Change in center of gravity is another part of forward pelvic tilt that affects the feet. When our pelvis is in a neutral position, weight should be evenly balanced between the ball of the foot and the heel.  As the pelvis tilts forward, the weight shifts back toward the heel, which causes our calf muscles to engage for balance purposes.  Just as the hamstring is overworked and doing a job it’s not supposed to with forward pelvic tilt, so too is calf musculature.  By turning calf muscles on (increasing load per step), their function becomes altered and they become limiters of ankle mobility rather than enablers of normal foot function.


Normal function starts with a neutral pelvis. Balanced posture is the key to running efficiently.  We walk before we run for a reason, in much the same way as we have to learn how to stand before we walk.  Just as the first time we learned to run in our lives (as toddlers), without balanced posture, it will be impossible to learn how to run properly as an adult if you don’t know how to stand with balanced posture.  Good posture is the key to efficiency whereas bad posture must be overcome somehow.  Most foot injuries from running result from asking our bodies to function beyond its capabilities by using our muscles and joints inappropriately.

With fatigue, the pelvis loses stability and the upper body leans forward.  The hip angle and hip range of motion is reduced as a result.  The foot will land in front of the body (think relative positions, as if the upper body is leaned forward, then the foot should be landing in line with the body, and thus behind the pelvis), and the toes will have to lift to allow the foot to clear the ground as the hip won’t be able to lift high enough.  The leg muscles in the shin lift the toes and with time and fatigue lead to shin splints.  The heel will hit the ground first and can lead to plantar fasciitis and achilles tendonitis (though this is not due specifically to the heel strike), among other ailments.  The toes will grip the ground to stabilize the foot which can lead to bunions, hammertoes, metatarsal pain, stress fractures and neuroma’s.  Those are just the foot related issues!

Creating a significant base of fitness is crucial to any training program.  Without that base, we fatigue quicker and fall into bad movement habits quicker, increasing the risks of these injuries.

How do I put this all together?

Starting with good posture, run relaxed, lift the legs and lean slightly forward with the lean coming from the ankles (see Figures 1 and 2).  Keep the hips stable and land more towards the ball of the foot, with every foot strike occurring underneath the body.  Sounds simple, right?  Reading articles like this, reading books, listening to coaches, friends and doctors can be confusing.  Everybody seems to have an opinion and/or a solution.  We are all unique individuals who bring different body types, with different strengths, weaknesses, levels of dysfunction, to the table.  There is no cookie cutter approach to figuring things out and as such, it would be impossible to say what specific needs each of you reading this article would require.  What’s presented here is the goal all runners should try to reach, but it may take time to get there. Be patient, and work with what your body allows.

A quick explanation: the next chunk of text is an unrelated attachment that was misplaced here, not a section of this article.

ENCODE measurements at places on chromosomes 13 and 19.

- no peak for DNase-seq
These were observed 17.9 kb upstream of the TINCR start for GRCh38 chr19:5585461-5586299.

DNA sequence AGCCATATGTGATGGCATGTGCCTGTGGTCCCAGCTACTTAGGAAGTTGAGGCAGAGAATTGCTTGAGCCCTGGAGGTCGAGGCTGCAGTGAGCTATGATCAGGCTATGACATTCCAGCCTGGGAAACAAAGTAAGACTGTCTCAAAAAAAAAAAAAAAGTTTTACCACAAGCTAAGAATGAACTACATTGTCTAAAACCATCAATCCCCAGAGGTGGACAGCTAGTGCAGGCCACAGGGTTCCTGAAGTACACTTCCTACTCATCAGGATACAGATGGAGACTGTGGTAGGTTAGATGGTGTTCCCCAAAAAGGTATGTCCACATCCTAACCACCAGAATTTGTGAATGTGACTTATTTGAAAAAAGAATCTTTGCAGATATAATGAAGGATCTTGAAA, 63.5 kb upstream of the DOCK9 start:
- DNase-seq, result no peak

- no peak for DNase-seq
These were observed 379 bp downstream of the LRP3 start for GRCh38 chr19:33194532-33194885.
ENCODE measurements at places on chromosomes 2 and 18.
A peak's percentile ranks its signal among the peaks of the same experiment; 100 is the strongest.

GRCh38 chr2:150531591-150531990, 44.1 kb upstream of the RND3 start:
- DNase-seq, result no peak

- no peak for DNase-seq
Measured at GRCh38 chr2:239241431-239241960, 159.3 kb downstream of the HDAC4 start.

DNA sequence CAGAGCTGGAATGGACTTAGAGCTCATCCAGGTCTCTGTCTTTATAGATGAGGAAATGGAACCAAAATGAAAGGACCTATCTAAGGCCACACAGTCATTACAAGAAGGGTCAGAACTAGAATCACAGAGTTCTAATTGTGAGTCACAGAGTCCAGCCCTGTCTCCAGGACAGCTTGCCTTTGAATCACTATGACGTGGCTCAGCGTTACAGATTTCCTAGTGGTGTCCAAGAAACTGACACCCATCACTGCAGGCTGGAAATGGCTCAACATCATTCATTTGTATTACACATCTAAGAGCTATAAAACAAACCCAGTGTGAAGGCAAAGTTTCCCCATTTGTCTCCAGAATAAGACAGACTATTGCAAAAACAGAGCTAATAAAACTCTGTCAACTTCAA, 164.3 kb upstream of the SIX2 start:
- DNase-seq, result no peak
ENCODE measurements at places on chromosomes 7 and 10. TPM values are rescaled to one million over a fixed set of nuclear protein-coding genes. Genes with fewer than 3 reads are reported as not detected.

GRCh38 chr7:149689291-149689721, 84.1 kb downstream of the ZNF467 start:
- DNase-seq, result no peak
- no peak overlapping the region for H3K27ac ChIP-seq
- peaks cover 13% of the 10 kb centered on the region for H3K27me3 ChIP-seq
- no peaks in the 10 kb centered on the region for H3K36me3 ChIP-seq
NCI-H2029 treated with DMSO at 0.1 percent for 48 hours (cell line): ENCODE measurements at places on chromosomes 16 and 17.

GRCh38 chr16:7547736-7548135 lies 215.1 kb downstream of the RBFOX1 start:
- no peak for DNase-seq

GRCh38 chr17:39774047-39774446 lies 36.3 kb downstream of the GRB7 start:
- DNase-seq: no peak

Figure 1:  Maintaining posture at foot strike.  The yellow line indicates where alignment should be: ankle, hip, shoulder and ear.  The image shows that the upper body is slightly forward of the posture line and thus there is too much bending from the hips.  The blue arrow indicates where the elbow should be at foot strike, with an arm angle close to 90 degrees which is ideal.  Also, the wrist is above the waist which is also positive.  The red arrow indicates the how the stride extends behind the runner, as opposed to out in front.

Figure 2:  At lift off, posture is maintained (head should be slightly forward an in line with the yellow line passing through the ankle, hip and shoulder), the bend comes from the right ankle (not marked here) and the left knee (red arrow) is driving up while the left foot remains neutral or relaxed. 

(Gait analysis photos provided through Central Massachusetts Podiatry, PC utilizing Dartfish professional software).

Neil Feldman, DPM is the owner of Central Massachusetts Podiatry, a 3 physician practice located in Worcester, MA.  Dr. Feldman is Board certified in foot surgery and a Fellow of the American College of Foot and Ankle Surgeons.  He has completed numerous Marathons and 7 Ironman triathlons including the Ironman world championship in Kona twice.  Last year Neil completed the Vermont 100 mile run in 21 hours, 34 minutes.

Happenings at the Vmps Triathlon Center

Tuesday Evening Time Trial Training Series

Looking for a fun way to train for the bike segment of a triathlon? Then check out the Vmps Time Trial Series. Starting in early May, Vmps will host a Tuesday evening time trial with a 9.7 mile single loop course in Millbury and Sutton, MA. Details coming soon on

Stock Up on Tri Gear

With race season just around the corner, Vmps Triathlon Center is getting stocked with triathlon goodies:

--Beautiful bikes from Kestrel and Quintana Roo

--Rudy Project technically cool sunglasses and helmets including the superfast Wingspan TT helmet, some in bright neon colors to help make you more visible on the roads.

--TYR and Quintana Roo wetsuits and wetsuit rentals. Shop early for best selection.

--Gray wheels which are designed and handmade for maximum aerodynamics and minimum weight while still being durable and strong.

--TYR triathlon apparel

And so much more….

For triathlon center hours and location, visit

Race Highlight: The Y Tri in Milford, CT

300 Yard Pool Swim, 10 Mile Bike, 3 Mile Run

Wendy keeps raving about how gorgeous this race venue is. The pool is in a glass building with a mushroom pool on the side for children. The transition area is in a big field with picnic tables galore. The bike and run courses are top notched. This race is just really cool overall. So pack up the family and a picnic lunch, and make a day of it. Be sure to tell Wendy what you think.